In Part 1 we installed Python, pip, and the Requests library. We set up a basic program which fetches the content of this site. In Part 2, we installed BeautifulSoup and used it to parse the page in order to extract the data we care about. In Part 3, we then installed MongoDB and the pymongo library, and used them to determine if the data fetched is new.
In this part, we will set up a Twilio account for sending ourselves a text message (SMS) when new data arrives.
Twilio provides a simple mechanism for delivering SMS messages programmatically out of the box. It is fairly easy to get up and running, and the trial period provides you with a ton of free credit so long as you’re content with the “Sent from your Twilio trial account - “ prefix showing up in your text messages.
You could alternatively use an email account with Python’s smtplib library and send alert texts via email, which is the solution I ended up adopting when my first Twilio number got spam-blocked when I accidentally sent a bunch of texts all at once. Big takeaway: always add a quick sleep between sending text messages, just in case! Also, when performing an initial fetching of the data from the page, it’s useful to have a command-line option for just seeding the database with the initial entries, rather than sending out a massive flurry of notifications on the first run. We will add this and other options in subsequent posts.
Create a Twilio account
Head over to twilio.com/try-twilio to create an account. Once you’re set up and logged in, head over to the Twilio console and take note of your “Account SID” and “Auth Token”. You will need these to connect to Twilio via Python. You can get one free phone number with your Twilio trial account, which you should also take note of for later.
Let’s use pip to install the Python drivers for Twilio.
If using Python 3.x:
If using Python 2.x:
Twilio API: SMS basics
What you need to know to get the basics working here are pretty simple.
1) Instantiate a Twilio client passing in your “Account SID” and “Auth Token” as constructor parameters.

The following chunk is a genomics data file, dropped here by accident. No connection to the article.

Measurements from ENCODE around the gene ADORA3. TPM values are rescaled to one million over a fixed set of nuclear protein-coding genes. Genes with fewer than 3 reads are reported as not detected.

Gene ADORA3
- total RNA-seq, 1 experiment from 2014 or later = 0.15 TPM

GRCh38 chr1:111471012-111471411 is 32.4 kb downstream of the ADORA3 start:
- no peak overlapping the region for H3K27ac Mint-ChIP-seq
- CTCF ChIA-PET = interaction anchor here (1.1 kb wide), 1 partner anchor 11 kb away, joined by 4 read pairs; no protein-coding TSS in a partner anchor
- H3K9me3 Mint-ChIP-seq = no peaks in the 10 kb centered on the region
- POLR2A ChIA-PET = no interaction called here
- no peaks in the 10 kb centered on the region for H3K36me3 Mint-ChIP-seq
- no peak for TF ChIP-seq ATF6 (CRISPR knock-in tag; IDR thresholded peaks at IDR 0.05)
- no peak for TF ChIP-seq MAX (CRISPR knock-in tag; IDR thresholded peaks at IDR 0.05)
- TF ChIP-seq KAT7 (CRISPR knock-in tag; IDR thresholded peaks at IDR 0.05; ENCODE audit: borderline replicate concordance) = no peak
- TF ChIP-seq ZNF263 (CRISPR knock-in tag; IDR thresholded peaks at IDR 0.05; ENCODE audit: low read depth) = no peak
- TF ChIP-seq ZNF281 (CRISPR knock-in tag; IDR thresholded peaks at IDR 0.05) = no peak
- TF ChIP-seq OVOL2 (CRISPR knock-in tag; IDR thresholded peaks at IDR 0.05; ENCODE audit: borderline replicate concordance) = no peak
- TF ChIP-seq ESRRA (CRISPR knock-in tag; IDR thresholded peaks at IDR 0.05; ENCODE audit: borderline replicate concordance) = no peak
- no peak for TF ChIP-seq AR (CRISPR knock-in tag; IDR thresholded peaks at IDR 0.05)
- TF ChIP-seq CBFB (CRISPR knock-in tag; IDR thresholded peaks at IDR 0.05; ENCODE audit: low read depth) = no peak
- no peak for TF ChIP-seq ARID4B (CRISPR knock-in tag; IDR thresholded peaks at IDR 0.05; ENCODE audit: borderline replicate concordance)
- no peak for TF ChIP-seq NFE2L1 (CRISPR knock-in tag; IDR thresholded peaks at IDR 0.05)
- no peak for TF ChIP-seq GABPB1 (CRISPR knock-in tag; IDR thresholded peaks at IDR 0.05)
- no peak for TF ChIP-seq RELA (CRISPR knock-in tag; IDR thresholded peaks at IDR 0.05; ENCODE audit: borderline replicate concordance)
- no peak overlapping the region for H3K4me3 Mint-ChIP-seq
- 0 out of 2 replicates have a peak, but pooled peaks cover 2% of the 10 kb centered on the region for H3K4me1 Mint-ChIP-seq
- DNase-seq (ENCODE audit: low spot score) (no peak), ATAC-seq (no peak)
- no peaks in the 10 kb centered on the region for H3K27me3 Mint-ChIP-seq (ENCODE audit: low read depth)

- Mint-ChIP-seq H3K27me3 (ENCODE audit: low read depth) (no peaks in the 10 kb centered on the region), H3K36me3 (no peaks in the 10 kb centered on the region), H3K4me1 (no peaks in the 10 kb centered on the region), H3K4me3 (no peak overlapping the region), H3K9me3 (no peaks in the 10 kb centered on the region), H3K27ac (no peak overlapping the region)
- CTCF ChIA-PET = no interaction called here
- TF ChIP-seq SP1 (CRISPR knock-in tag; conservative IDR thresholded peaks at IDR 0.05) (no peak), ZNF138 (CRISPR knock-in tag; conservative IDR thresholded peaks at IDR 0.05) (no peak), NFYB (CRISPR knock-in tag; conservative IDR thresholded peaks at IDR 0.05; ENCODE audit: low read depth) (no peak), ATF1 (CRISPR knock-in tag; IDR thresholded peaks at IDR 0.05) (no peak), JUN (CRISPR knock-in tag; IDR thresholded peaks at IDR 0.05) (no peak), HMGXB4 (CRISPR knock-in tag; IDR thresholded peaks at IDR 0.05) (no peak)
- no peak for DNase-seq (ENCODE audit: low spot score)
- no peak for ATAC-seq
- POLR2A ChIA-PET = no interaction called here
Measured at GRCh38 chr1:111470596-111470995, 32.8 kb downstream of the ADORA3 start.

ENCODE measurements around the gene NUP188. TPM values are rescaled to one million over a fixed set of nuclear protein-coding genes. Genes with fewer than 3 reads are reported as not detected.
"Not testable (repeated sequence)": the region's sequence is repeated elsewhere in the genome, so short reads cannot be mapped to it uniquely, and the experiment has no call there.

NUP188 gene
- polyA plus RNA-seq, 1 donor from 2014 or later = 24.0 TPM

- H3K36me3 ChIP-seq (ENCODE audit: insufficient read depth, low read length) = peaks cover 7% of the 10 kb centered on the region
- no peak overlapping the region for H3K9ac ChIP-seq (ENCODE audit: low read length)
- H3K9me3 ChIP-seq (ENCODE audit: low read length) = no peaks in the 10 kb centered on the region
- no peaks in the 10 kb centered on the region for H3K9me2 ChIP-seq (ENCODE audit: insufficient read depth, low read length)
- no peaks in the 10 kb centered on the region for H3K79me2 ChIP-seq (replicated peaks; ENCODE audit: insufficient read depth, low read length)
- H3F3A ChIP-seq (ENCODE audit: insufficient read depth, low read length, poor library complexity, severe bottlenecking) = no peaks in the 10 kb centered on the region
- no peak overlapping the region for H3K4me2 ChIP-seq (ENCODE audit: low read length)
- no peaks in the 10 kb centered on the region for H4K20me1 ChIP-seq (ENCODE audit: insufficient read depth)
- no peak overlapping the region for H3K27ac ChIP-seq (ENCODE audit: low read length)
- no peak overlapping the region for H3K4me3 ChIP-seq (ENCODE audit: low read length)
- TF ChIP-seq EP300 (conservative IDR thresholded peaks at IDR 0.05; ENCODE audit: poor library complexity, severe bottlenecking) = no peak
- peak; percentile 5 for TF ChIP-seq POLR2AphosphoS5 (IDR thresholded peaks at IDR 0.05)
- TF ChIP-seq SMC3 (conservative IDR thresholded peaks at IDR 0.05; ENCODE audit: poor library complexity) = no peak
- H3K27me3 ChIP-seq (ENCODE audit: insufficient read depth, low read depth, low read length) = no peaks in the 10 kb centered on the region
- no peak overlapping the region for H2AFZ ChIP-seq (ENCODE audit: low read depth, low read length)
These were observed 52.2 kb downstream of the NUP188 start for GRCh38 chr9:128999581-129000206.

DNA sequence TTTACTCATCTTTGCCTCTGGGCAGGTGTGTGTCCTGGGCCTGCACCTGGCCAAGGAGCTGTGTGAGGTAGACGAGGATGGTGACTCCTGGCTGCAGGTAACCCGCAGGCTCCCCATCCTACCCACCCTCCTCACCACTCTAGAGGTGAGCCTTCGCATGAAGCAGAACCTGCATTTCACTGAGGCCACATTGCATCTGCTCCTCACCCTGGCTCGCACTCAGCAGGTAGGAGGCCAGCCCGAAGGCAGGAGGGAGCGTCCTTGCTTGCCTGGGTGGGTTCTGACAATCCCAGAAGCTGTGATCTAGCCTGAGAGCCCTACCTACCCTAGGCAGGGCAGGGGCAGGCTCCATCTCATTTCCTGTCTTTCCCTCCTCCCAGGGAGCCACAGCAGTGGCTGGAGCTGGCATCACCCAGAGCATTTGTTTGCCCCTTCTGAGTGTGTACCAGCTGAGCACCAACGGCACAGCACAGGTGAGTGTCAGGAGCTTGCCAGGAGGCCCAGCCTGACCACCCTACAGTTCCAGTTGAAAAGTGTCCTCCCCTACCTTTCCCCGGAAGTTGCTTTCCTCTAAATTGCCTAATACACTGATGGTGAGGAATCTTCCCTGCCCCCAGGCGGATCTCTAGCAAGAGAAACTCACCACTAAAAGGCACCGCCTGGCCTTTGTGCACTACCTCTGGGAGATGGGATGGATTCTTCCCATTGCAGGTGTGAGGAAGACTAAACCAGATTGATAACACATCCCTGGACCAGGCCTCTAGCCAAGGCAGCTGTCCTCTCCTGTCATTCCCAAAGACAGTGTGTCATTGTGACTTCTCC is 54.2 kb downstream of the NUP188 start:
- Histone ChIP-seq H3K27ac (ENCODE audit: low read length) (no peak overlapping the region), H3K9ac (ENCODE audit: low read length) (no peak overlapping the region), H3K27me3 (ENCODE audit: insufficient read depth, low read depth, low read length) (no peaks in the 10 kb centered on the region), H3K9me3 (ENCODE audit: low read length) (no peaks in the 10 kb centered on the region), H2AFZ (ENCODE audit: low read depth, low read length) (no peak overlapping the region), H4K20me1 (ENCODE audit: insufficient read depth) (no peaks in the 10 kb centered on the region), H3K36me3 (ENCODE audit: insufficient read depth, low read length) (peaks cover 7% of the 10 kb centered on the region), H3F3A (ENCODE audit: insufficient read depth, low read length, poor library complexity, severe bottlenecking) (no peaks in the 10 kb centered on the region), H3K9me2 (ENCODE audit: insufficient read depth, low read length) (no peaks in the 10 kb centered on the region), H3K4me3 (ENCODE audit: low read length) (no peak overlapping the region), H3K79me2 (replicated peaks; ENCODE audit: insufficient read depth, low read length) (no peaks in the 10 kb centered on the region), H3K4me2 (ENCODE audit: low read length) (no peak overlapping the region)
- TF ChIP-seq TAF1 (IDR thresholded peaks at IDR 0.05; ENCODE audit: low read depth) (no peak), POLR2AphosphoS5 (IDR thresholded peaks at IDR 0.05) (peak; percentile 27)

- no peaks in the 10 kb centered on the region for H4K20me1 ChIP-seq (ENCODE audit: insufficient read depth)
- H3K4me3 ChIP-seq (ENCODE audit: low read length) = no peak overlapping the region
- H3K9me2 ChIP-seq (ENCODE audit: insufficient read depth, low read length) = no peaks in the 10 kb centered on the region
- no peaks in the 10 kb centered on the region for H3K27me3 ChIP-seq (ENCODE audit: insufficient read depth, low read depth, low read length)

Alternately, a TwilioRestClient constructor without these parameters will look for TWILIO_ACCOUNT_SID and TWILIO_AUTH_TOKEN variables inside the current environment, which is the preferred method. Undoubtedly, I’ll come back around to such things as configuring your environment/shell in future posts. :)
2) Create a new message with parameters “to”, “from_”, and “body”.
A brief note on character encodings
In theory, Twilio recognizes the character encoding you need and it performs this encoding automatically, with full unicode support… but in practice, I’ve noticed some inconsistencies in this regard. If you don’t anticipate needing non-ASCII characters, you can strip them out or replace them with another character via something like the snippet below.
Putting it all together
We’ll create a simple method for formatting an extracted post for SMS delivery, and pass the returned value as the body of the message.
If you’re following my advice on version control, stage your changes for commit with “git add scraper.py”, and commit them with something like “git commit -m ‘Format new listing for SMS delivery and send via Twilio’”.
Hey, we got a basic, functional, alert program set up now! We’ll want to automate the execution of the program, either by executing the main logic in a perpetual loop which sleeps for a good while after each iteration, or by using a service such as cron to execute this program at specified times for you. We’ll also want to refactor the code to make it more extensible for doing this kind of thing for a wide variety of sites and data. These will be covered in coming posts. Stay tuned!